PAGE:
Blue shark (Prionace glauca)
|Researched by||Nuno Queiroz||Refereed by||Admin|
|Other common names||-||Synonyms||-|
Recorded distribution in Britain and IrelandBlue sharks undertake north-south migrations in the north-east Atlantic and seasonally visit western British and Irish waters in the summer.
HabitatThe blue shark is probably the widest ranging shark found in the main oceans and seas of the world, from the surface to at least 400 m depth. Blue sharks are a migratory species.
- Slender body.
- Long and narrow snout.
- Large eyes.
- Pectoral fins very narrow and somewhat falcate.
- Colour intense deep blue above, white below.
Additional informationThe blue shark is often seen cruising slowly at the surface, with its large pectoral fins outspread, and its first dorsal fin and terminal caudal lobe out of the water. It is a viviparous species and the number of young varies from 4 to 135 per litter, with a size at birth around 40 cm. The gestation period is from 9 to 12 months, and possible maximum longevity is around 20 years. Males mature around 180 to 200 cm and females around 220 cm in length.
The blue shark feeds on relatively small prey, especially squid and bony fishes, though other invertebrates, small sharks, and mammalian carrion is readily taken and seabirds occasionally are caught at the surface of the water. Squid are a very important prey of the blue shark and some species form huge breeding aggregations, which are attended by blue sharks. Much of the prey of the blue shark is pelagic, though bottom fishes and invertebrates figure in its diet also.This common oceanic shark is usually caught with pelagic longlines but also pelagic trawls, and even bottom trawls near coasts.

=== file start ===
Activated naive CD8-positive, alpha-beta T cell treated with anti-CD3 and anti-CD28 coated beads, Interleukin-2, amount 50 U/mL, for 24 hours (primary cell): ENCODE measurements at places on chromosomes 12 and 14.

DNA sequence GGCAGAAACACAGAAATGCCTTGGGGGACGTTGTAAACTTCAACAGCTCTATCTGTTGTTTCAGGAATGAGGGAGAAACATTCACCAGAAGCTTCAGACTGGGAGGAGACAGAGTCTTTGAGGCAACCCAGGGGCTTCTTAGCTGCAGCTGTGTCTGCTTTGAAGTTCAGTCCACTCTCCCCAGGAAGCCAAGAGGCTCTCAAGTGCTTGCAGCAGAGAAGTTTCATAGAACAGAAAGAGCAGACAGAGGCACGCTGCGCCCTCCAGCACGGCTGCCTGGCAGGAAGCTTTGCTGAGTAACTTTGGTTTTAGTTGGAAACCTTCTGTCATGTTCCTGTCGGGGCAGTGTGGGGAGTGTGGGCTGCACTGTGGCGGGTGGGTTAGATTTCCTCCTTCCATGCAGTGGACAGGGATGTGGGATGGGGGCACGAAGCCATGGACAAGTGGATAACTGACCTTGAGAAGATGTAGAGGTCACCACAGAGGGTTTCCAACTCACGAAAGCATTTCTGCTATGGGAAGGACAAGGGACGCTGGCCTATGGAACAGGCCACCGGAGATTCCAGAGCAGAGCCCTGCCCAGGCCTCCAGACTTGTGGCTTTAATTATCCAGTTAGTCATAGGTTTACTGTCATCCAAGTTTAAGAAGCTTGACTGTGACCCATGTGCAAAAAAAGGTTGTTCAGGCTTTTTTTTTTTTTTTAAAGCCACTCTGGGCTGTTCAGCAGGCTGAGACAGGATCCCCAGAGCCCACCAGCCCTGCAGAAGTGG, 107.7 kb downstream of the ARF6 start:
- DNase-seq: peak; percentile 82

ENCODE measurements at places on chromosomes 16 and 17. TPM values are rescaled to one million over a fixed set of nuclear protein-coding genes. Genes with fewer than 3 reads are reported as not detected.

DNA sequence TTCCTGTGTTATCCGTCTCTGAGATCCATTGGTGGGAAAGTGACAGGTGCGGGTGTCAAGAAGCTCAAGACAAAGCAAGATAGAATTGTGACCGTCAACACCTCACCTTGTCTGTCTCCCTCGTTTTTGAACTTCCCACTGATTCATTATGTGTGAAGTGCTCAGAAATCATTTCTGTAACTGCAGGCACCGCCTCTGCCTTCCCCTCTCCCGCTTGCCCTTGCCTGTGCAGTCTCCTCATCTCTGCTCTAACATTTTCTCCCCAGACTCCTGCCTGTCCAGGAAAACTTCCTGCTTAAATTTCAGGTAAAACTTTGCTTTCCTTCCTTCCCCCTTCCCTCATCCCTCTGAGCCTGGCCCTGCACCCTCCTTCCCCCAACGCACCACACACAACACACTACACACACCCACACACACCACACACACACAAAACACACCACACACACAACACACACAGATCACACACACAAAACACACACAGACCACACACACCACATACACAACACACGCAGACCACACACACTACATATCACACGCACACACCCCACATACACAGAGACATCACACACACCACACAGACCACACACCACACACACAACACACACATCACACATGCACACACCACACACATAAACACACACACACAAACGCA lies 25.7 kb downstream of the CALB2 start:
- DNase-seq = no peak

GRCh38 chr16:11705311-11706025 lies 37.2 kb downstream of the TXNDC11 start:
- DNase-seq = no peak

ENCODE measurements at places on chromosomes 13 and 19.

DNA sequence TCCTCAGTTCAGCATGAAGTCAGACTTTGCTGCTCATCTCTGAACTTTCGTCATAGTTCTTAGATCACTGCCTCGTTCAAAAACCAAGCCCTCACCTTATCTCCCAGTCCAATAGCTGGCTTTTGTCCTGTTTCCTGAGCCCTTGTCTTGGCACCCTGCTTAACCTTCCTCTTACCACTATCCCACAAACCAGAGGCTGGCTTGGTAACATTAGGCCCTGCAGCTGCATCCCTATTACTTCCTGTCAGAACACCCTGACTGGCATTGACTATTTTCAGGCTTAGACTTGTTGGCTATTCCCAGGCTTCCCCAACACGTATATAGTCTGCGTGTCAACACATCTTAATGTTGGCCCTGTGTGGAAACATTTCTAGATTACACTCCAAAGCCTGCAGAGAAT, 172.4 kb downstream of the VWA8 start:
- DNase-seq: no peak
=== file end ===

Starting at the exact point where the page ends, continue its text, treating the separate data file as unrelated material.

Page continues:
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OBIS (Ocean Biodiversity Information System), 2023. Global map of species distribution using gridded data. Available from: Ocean Biogeographic Information System. www.iobis.org. Accessed: 2023-12-11
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West Wales Biodiversity Information Centre, 2018. Seatrust Cetacean Records West Wales. Occurrence dataset: https://doi.org/10.15468/ecsmqh accessed via GBIF.org on 2018-10-02.
This review can be cited as:
Last Updated: 02/01/2007